Shetland. Where do I begin? Probably with a huge thank you to Paula and Magnus, with whom we were lucky enough to stay, and their dog Timmy of course. Their organisation of trips, where to go and when, their hospitality and generosity was truly humbling.
I say "we" as I was joined by 3 others, Ian, Neil and Kate, and it was called the PINK Tour. Ian and I travelled up on Friday, calling in to Kate's place to take up some of her gear, then taking a leisurely drive for about 8 hours to Aberdeen, where we caught a ferry for an overnight crossing to Lerwick.
Waking early the next morning, we peered through the window at the gloom outside, to just about catch a sight of the islands, and it didn't get much clearer as the boat drifted towards the harbour. In the water below were black guillemots and circling the ship were great skuas and gannets. There was some brightness in the gloom though - the flashing headlights of Magnus and Paula's car, as they watched us arrive. A short while later, we had met and were following them back to their lochside cottage. This would be our base for the week, and what a location it was. Overlooking a sea loch, with gannets, fulmars, terns, mergansers and divers flying over, plus curlew and golden plover calling from the moors nearby.
Kate and Neil were far more sensible, and chose to fly up! We met them later on the first day at Sumburgh Airport. Neil's flight was delayed, so we popped up Sumburgh Head, to view the seabird colony. Here we caught sight of more skuas, including Arctic ones, plus kittiwakes, more fulmars and gannets and a fond favourite, puffins.
After collecting Neil, we headed out to Loch Spiggie for a look around, and called into a sandy cove, with turquoise waters. Here I got my first decent views of a red-throated diver as it fished near the shore, and briefly, the sun came out. Back at the cottage, I spent some time down by the water, watching the common and Arctic terns flying, calling and hovering, plus attempted to photo a distant red-throated diver with little success. Nearby were juvenile wheatears and I could hear a local wren calling out. The day ended in fine spirits, with a tasty BBQ at the cottage. Most welcome after a long day.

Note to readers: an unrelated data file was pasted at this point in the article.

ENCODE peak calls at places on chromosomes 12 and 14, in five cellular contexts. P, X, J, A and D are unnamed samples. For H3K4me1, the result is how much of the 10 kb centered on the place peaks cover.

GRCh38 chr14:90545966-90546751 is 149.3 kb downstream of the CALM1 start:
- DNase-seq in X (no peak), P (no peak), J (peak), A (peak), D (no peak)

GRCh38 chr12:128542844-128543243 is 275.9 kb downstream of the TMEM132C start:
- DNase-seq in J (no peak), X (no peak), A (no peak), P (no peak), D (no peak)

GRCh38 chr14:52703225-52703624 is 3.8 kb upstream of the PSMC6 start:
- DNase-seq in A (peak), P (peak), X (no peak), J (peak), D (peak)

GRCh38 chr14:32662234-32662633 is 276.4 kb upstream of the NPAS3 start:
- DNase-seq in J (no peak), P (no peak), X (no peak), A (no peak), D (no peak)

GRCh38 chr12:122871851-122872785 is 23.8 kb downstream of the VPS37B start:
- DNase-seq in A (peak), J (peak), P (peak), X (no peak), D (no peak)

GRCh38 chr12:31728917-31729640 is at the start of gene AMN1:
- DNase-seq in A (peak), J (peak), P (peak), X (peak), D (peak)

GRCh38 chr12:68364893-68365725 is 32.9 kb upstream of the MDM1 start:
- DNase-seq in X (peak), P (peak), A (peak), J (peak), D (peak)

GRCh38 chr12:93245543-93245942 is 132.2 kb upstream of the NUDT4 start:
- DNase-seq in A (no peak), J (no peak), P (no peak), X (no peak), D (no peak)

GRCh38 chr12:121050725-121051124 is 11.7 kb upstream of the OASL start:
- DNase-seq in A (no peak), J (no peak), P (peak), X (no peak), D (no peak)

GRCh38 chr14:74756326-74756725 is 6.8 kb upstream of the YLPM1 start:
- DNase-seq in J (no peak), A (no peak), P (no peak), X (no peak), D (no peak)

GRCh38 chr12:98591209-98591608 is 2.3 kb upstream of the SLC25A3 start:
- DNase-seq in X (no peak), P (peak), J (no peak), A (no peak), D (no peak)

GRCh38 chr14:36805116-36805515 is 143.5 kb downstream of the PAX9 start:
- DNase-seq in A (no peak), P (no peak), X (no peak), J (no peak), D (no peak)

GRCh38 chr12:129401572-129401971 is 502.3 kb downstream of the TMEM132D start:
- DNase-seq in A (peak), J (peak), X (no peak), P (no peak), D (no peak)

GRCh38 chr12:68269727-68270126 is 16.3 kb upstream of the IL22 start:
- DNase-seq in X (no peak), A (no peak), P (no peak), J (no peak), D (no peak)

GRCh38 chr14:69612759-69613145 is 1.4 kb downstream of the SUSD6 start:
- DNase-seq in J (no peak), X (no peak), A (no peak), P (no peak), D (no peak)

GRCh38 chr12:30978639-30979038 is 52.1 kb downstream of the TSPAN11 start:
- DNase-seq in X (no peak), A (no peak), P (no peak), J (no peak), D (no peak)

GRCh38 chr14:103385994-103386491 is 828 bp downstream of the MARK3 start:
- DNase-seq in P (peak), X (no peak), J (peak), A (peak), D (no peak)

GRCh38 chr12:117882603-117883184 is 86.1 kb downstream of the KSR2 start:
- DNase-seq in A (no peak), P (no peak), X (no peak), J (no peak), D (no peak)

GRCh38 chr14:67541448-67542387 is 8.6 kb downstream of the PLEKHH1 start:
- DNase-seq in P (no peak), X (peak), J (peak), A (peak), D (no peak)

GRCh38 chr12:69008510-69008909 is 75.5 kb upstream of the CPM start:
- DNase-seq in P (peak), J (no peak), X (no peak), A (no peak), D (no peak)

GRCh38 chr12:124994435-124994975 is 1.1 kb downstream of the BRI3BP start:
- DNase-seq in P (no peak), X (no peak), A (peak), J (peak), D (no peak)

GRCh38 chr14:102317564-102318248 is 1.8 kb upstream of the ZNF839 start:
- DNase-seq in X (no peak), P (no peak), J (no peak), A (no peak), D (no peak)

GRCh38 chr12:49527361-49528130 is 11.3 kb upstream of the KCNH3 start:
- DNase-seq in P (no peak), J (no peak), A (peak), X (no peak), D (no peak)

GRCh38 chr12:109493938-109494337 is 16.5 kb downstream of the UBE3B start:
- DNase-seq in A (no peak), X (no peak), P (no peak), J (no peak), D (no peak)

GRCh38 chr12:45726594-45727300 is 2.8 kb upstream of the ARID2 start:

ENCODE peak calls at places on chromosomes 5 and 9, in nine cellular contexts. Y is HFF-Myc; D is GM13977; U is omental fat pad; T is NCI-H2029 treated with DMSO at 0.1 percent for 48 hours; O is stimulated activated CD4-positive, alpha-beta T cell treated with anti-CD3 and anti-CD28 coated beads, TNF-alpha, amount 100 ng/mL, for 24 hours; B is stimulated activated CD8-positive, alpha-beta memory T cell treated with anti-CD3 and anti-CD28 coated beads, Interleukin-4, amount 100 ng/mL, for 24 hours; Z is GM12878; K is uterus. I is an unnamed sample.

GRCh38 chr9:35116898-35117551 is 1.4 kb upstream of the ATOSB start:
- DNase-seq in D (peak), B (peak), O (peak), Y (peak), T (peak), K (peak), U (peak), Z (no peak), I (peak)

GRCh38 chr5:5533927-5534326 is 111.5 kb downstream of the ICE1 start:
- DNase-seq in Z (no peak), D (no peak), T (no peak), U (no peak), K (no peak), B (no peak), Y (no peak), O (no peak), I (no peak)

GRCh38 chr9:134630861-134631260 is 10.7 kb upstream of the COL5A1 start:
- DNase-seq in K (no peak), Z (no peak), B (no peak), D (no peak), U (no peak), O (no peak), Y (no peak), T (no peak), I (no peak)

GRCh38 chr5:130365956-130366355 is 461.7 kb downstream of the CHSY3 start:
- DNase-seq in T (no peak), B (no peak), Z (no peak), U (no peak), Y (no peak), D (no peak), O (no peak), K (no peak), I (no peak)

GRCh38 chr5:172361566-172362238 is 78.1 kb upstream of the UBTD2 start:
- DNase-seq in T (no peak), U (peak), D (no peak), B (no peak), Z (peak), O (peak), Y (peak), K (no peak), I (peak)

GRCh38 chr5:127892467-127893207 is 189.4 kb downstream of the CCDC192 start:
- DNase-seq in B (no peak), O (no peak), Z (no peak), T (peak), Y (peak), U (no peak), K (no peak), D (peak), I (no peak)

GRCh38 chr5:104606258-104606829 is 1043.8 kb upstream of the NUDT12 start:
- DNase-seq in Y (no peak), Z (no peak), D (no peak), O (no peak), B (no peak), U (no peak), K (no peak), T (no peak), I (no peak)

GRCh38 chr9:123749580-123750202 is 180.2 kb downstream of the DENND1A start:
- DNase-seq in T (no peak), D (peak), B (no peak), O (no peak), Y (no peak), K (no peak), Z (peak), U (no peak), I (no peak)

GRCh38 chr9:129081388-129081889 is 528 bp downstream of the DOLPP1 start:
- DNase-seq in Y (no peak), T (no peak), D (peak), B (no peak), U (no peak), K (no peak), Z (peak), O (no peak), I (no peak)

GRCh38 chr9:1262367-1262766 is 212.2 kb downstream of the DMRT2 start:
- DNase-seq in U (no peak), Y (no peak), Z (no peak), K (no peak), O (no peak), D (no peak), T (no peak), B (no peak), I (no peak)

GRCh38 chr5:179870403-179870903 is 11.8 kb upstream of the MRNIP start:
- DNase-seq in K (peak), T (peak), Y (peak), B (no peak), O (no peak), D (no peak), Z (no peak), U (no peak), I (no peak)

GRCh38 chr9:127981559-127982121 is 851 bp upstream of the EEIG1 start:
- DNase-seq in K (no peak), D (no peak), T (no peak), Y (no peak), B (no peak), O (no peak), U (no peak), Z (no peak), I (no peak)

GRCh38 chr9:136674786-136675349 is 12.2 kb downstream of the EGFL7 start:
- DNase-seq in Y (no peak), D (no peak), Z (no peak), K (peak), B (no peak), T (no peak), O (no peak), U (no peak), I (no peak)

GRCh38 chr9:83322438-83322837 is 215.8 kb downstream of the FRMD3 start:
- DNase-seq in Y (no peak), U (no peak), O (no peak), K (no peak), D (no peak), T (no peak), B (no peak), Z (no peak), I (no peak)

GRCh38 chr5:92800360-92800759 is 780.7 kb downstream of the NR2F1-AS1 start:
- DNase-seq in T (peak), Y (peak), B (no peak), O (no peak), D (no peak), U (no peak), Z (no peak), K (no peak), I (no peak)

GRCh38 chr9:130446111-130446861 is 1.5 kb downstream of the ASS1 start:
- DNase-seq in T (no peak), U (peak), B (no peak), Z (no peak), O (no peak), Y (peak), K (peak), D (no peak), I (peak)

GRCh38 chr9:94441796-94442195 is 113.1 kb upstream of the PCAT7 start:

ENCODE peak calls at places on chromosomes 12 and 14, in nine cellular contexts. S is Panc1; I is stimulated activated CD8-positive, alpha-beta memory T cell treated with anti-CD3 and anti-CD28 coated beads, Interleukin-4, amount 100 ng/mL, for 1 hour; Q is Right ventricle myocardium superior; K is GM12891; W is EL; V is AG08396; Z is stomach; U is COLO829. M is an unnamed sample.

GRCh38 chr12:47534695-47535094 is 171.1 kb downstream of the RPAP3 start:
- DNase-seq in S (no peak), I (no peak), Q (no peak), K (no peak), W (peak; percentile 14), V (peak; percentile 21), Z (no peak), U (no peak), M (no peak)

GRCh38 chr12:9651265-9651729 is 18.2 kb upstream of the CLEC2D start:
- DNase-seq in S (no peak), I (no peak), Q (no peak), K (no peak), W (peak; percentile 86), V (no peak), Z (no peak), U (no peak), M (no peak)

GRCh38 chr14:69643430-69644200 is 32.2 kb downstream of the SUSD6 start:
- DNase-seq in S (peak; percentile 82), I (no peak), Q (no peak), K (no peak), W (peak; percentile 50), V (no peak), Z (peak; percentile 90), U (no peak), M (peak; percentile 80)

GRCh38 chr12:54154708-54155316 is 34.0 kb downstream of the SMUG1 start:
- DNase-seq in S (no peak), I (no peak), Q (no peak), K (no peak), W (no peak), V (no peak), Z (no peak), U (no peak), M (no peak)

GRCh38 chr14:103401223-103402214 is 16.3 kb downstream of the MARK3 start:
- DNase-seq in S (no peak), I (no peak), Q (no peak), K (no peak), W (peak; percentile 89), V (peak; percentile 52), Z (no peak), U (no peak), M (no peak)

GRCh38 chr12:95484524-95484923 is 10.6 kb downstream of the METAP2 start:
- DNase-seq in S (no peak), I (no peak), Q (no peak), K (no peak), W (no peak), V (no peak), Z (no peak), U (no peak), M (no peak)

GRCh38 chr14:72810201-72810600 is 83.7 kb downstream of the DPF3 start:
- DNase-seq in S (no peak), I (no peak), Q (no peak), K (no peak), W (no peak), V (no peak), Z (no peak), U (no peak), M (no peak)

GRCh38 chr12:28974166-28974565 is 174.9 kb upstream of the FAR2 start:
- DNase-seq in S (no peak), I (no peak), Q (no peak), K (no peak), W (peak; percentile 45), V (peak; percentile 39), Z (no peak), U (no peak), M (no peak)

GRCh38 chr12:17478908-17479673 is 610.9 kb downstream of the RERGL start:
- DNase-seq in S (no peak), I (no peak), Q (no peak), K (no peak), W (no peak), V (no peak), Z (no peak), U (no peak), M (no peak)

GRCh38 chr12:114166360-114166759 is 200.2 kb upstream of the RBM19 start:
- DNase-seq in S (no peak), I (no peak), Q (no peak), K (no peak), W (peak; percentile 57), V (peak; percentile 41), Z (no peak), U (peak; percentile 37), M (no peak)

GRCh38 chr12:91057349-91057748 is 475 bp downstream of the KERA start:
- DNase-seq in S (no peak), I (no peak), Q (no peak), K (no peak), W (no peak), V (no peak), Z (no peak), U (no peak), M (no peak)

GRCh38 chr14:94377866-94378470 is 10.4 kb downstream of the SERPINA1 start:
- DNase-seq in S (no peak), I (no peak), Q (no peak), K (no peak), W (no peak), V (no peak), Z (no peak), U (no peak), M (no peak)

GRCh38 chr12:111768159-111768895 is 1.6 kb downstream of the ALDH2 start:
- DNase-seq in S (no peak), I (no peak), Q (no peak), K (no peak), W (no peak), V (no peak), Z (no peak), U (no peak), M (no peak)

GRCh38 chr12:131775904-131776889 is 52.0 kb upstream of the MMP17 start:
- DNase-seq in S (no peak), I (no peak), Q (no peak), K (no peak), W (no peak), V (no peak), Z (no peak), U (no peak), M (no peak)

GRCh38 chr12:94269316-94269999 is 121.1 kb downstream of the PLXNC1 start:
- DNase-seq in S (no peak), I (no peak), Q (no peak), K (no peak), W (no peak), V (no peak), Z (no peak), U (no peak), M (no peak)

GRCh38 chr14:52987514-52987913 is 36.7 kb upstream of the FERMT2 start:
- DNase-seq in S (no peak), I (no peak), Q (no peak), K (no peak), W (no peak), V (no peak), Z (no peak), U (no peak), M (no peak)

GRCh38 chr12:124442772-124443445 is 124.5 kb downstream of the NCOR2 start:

The second day was spent driving around the mainland, visiting historic sites, peering into the gloom, sheltering from the wind and rain, and scoffing chocolate cake in a cafe (Breiwick) with arguably one of the best views in the UK. Kate and Neil battled the elements atop of some cliffs near a lighthouse to get some shots of fulmars riding the gales. And a brief stop beside a loch yielded good views of some Arctic terns, ringed plovers and a fishing puffin.
Monday brought a break in the weather, and we opted to head over to Fetlar. This meant catching a couple of car ferries between islands, which allowed us to stand up on deck and view some blue-coloured sea at long last. Fetlar, it struck me, belonged to Bonxies (great skuas) as they seemed to be everywhere. Sat near the road, soaring overhead, chasing other birds over the lochs and sea. Great to see, unless you're a gannet with a catch!
Down by a beach I spotted a few twite, but they vanished before I could grab the camera, and as was becoming the norm, there were divers on the sea. On to Loch Funzie, for one of my target birds, a red necked phalarope. Also on the loch was a pair of nesting red throated divers, and we were able to get fantastic views of the nesting bird. No photos, as I've not got a licence... but I didn't need to, as the partner was gliding around the loch anyway. Not close enough though. In fact the only time it did stray close was when the heavens had opened, and I crouched beside the road, getting soaked. Shots came out ok though, for colourless, rain-affected ones!
Also around, and posing for photos, both perched and in flight were Arctic terns. Angelic birds - delicate looking. You would never believe they could fly so far each year.
As for the phalaropes? No sign. We hunted high and low, but no joy. There's always another day.